Mediation – Child Abduction Mediation Scheme
The requirement in FPR r 1.4(2)(f) that case management includes encouraging the parties to use a non-court dispute resolution procedure where appropriate also applies to international child abduction proceedings.
Although, were appropriate, mediation has always been encouraged in child abduction proceedings, the introduction of the Child Abduction Mediation Scheme aims to ensure that parties engaged in child abduction proceedings are able, in a suitable case, to access a mediation service as an integral part of the court process and in parallel with, but independent from, the proceedings. Whilst mediation will not always be appropriate, it should always be explored by the court in cases of alleged international child abduction.
The new Child Abduction Mediation Scheme is an independent scheme run with the assistance of Reunite, a well-established organisation which provides mediators with specialised knowledge of international child abduction, trained and experienced in mediating cases of this nature.
The following key principles apply to the operation of the Child Abduction Mediation Scheme:
(a) The mediation will run in parallel with, but independent from, the proceedings in court, with the aim of completing the mediation within the timescale applicable to the proceedings.
(b) Mediation is voluntary and will only be undertaken with the consent of both parents. An unwillingness to enter into mediation will not have an effect on the outcome of the proceedings.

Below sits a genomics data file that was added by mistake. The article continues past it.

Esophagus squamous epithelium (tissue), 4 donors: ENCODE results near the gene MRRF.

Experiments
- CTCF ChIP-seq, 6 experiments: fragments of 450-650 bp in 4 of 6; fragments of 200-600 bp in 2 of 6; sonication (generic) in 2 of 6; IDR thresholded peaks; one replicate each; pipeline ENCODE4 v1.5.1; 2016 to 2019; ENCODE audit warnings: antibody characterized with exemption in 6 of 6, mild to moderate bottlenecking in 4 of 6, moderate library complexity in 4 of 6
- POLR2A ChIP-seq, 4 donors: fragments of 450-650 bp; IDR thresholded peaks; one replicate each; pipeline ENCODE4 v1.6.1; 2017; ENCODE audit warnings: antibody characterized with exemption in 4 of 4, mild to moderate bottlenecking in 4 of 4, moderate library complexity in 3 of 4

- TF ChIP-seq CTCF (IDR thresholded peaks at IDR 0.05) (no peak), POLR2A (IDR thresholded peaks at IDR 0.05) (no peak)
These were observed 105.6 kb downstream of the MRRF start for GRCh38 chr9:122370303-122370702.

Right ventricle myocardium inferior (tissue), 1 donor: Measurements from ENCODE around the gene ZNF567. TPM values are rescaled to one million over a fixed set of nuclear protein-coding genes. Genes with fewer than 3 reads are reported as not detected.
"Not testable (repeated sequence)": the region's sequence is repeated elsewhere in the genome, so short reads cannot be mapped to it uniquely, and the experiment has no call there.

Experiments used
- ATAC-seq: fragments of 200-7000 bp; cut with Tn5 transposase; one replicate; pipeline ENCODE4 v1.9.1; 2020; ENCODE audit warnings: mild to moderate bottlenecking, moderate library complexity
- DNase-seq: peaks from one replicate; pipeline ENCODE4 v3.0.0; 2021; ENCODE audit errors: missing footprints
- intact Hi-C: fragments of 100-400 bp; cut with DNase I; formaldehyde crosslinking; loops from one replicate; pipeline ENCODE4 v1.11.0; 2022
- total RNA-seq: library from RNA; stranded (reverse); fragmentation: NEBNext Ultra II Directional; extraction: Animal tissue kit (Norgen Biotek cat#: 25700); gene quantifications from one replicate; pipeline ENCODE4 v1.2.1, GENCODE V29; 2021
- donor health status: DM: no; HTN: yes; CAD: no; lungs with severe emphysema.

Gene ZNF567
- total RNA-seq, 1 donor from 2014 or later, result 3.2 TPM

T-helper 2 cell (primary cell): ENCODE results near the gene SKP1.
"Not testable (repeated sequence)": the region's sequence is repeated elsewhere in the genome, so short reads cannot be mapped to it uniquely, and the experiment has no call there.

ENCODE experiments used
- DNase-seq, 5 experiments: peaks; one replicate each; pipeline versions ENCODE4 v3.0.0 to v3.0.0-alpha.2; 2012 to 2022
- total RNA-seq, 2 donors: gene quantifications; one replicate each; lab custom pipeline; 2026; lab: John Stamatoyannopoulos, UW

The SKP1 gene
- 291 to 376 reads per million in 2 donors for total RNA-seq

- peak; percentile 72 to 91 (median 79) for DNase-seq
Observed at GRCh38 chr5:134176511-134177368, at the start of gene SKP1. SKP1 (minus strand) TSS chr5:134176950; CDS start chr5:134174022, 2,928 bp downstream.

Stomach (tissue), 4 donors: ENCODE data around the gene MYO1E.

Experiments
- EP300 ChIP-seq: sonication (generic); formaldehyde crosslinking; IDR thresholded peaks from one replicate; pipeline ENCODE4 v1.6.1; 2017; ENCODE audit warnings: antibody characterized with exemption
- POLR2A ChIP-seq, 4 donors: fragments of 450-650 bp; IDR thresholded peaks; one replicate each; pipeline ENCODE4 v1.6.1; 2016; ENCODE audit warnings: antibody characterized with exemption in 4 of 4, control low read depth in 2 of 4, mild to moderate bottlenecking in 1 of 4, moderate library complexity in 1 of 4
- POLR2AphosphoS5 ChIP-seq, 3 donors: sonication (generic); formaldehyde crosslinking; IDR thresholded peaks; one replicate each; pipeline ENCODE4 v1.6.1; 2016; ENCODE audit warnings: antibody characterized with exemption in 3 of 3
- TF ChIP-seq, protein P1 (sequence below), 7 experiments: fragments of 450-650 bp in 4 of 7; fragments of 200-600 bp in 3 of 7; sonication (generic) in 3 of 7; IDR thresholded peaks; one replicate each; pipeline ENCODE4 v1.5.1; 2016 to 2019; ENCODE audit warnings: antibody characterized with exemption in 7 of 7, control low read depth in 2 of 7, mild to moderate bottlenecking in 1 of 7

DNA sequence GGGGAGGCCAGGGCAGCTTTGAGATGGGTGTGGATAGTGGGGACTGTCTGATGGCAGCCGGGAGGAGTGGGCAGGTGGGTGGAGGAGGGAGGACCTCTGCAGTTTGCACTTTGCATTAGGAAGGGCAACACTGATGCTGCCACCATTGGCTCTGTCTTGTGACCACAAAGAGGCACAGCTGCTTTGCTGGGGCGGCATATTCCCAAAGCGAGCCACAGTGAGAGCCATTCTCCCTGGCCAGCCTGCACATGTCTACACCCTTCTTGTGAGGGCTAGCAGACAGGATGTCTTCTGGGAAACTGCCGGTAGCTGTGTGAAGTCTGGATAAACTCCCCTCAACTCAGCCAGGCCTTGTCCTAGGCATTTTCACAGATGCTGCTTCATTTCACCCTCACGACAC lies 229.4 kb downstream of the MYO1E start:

(c) Mediation will only be undertaken if the mediator considers that it is appropriate and safe to do so, and following an assessment of the parties and their situation during the required screening stage.
(d) Participation by the parties in mediation is without prejudice to the applicant’s right to pursue the return of the child, and without prejudice to the respondent’s right to defend the proceedings.
(e) Participation by the parties in mediation does not prevent the parties from requesting that the court determine the issues between them.
(f) If the mediation is not successful in resolving the issues then the matter will return to the court arena for determination.
Many child abduction cases are extremely contentious and involve parties with polar opposite views as to where their children should live. Nonetheless the introduction of the Child Abduction Mediation Scheme is a very welcome addition to the court process and it is hoped that this will reduce court time and encourage parties to come to an agreement without the need to go to a final hearing.